Take this slap in the face, for example. Earlier this year, the Sox pulled into lone possession of first place over the Kansas City Royals. That same day, the Cubs closed to within one game of first. And what, you may ask, was on the cover of the Sun-Times sports page? A giant picture of Sammy Sosa, while on the bottom, a small banner squeaked, "Sox Pull Into First." It's a lot like the feeling an older brother must feel when all the relatives are fawning over the baby who just learned how to say "Mama," when he just won the State Spelling Bee. Infuriating!

Cubs merchandise is selling like crazy all over the country. And, granted, Sox merchandise was a hot-seller in the 1990s, but not because people liked the team; it was because they modeled the new jerseys after the Raiders', who had the most popular "urban-market" merchandise in the country. When the Cubs do well, the world explodes. When the Sox do well, it just kind of shrugs. And we can't understand it. As one of my friends put it, "Liking the Cubs instead of the Sox is like, liking the Smurfs instead of the Transformers." I could understand why little kids would like the Cubs better. They're uniforms are cute, the little baby bear looks friendly. But grown up, mature sports fans -- what the hell is wrong with you!?

Now, there are two certain Hall of Famers in Chicago baseball right now: Sammy Sosa and Frank Thomas. Nothing better epitomizes what Sox fans see as the essential difference between Cubdom and Soxdom than the contrast between these two men. Thomas is beloved throughout the baseball world. At his advanced age, he can still hit like he did 10 years ago -- when he's got support around him. In his prime, he was the best hitter since Ted Williams. He rarely strikes out, and is a pure contact hitter despite his size (which, after seeing him at a nightclub, I can confirm is huge.) Thomas can kill pitchers because he'll walk unless he gets the right pitches. Sosa, after mysteriously bulking up suddenly, swings at anything. Anything. I once saw his swing at a ball the catcher had to stand up and hop to catch. He's flashy, with his little hop and stutter steps after homeruns. Sosa is the beloved spectacle, Thomas is the real baseball player. And who is more recognizable in this city?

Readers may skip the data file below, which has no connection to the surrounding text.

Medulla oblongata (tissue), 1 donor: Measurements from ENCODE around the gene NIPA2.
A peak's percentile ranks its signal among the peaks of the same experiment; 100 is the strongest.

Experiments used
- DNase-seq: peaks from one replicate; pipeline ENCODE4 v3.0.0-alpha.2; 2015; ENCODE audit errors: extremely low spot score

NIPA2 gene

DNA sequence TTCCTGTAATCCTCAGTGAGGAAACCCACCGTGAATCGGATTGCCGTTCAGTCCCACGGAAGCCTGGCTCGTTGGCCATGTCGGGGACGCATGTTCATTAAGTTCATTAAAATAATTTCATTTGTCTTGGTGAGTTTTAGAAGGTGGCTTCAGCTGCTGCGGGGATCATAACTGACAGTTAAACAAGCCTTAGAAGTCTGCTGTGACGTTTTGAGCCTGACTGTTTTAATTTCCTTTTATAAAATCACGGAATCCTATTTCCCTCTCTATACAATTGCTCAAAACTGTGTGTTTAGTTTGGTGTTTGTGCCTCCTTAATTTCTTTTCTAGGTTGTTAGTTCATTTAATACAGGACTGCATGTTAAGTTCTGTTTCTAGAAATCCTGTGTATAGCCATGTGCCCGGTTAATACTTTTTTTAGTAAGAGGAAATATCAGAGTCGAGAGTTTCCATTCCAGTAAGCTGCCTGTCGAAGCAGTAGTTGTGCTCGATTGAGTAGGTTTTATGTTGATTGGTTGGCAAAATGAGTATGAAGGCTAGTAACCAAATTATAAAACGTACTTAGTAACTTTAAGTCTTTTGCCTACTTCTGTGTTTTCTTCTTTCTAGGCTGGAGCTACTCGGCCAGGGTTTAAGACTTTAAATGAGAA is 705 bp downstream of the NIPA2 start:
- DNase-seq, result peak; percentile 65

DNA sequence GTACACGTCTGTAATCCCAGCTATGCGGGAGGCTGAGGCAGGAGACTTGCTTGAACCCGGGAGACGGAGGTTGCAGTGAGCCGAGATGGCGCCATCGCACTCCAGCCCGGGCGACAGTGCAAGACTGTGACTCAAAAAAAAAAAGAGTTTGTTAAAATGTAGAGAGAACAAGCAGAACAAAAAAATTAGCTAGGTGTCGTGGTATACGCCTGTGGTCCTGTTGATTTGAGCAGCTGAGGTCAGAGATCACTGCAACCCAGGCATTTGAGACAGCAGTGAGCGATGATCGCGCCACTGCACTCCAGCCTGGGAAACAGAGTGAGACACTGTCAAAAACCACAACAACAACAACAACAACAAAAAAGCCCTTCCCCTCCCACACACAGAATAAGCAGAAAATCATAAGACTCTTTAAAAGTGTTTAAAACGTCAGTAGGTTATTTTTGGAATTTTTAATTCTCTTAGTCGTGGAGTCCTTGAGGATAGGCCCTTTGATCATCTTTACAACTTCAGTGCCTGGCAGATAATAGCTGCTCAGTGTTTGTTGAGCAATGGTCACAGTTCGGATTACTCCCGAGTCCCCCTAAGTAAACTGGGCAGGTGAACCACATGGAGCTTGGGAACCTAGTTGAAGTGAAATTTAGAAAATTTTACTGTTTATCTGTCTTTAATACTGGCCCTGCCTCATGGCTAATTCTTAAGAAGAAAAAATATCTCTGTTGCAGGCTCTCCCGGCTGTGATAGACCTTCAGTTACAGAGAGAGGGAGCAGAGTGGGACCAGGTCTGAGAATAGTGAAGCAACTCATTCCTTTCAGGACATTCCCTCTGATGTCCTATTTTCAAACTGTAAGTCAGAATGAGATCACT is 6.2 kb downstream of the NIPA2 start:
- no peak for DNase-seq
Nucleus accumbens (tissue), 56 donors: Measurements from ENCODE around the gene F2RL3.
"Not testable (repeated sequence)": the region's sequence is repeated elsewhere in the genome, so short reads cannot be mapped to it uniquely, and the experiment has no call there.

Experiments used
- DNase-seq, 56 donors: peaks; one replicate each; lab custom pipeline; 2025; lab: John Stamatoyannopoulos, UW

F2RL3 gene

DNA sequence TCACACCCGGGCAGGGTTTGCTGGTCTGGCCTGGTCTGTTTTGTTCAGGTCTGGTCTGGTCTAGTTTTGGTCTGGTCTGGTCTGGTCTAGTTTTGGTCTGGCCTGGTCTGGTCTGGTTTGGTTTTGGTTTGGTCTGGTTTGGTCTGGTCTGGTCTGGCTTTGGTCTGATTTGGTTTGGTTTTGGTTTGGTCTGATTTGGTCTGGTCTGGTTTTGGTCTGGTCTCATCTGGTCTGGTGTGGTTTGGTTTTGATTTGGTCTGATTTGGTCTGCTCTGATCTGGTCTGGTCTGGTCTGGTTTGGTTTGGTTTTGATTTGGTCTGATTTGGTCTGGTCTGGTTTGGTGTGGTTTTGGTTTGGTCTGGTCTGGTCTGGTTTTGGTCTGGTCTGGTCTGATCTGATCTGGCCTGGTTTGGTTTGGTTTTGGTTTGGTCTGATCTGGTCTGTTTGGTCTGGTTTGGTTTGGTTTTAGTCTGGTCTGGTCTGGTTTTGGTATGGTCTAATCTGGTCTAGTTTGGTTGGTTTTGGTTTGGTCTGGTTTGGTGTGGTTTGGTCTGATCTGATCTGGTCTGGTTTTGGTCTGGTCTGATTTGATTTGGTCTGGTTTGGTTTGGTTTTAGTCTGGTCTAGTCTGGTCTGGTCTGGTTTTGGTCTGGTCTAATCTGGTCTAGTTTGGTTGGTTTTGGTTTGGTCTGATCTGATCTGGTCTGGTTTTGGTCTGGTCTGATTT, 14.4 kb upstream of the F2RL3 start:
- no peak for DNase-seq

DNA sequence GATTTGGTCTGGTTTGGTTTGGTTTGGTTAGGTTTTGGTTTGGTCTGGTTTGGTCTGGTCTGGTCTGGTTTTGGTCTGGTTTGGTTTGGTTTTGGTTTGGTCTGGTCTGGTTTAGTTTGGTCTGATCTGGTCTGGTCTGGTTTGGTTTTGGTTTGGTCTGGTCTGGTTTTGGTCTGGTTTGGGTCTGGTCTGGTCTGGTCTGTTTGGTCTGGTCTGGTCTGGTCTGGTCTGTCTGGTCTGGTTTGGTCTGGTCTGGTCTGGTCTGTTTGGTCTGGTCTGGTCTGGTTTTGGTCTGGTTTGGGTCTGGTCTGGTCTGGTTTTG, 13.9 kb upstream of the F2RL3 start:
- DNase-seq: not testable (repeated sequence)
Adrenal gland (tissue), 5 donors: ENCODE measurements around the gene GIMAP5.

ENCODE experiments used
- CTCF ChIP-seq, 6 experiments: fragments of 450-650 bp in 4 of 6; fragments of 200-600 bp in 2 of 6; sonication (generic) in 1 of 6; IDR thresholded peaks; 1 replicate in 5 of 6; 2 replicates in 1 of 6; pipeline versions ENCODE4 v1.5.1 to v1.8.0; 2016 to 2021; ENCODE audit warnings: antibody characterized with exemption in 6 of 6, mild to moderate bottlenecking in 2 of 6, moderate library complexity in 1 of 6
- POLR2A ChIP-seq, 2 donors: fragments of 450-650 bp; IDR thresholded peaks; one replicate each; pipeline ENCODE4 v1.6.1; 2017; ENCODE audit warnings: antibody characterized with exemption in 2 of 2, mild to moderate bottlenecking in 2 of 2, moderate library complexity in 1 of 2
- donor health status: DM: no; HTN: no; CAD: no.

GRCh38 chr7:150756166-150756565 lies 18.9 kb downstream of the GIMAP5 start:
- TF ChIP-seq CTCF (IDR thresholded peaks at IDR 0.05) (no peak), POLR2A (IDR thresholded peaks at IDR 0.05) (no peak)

We're not bitter, we're not jealous. Believe me, I see so many of my fellow Chicagoans rejoicing, you think I enjoy sitting angrily in the corner? I'm no contrarian. I'm never happier than cheering along with everybody else in a bar. I sincerely wish I could cheer like an imbecile at a bar in Little Sicily when the Florida Marlins hit a sacrifice fly to advance a runner to third. It's easier to enjoy something than to loathe it. But we can't. It wouldn't be fair to our Sox. It takes a lot of effort to like the White Sox -- their games are rarely on television, they get less print coverage, the location of their park hasn't sprouted a bustling neighborhood -- and to use some of that energy to cheer for the Cubs wouldn't be right.

Cubs fans, for all their "lovable loser" nonsense, have no idea how hard it is to be Sox fans. Whenever they talk about "long-suffering" sports fans anywhere in this country, two groups come up: Red Sox fans and Cubs fans. The Cubs last won in 1908; the BoSox in 1918. The ChiSox last won in 1917. Where the hell are we? We can't even get credit for being so terrible! Do you know how infuriating that is? Nobody cares when we're good, and nobody cares that we're historically the second-shittiest team in Major League Baseball history. In fact, the only conceivable positive that can come from the Smurfs winning the World Series is that they'll have to shut up about "suffering" and then lose their identity. That's when their value will drop, and me and my friends can take up a collection to buy them, change their name to the "Crappy Sox" and move them to Coal City, Illinois. Oh, and rename Wrigley Field "Minnie Minoso Park" and turn it into the White Sox Hall of Fame.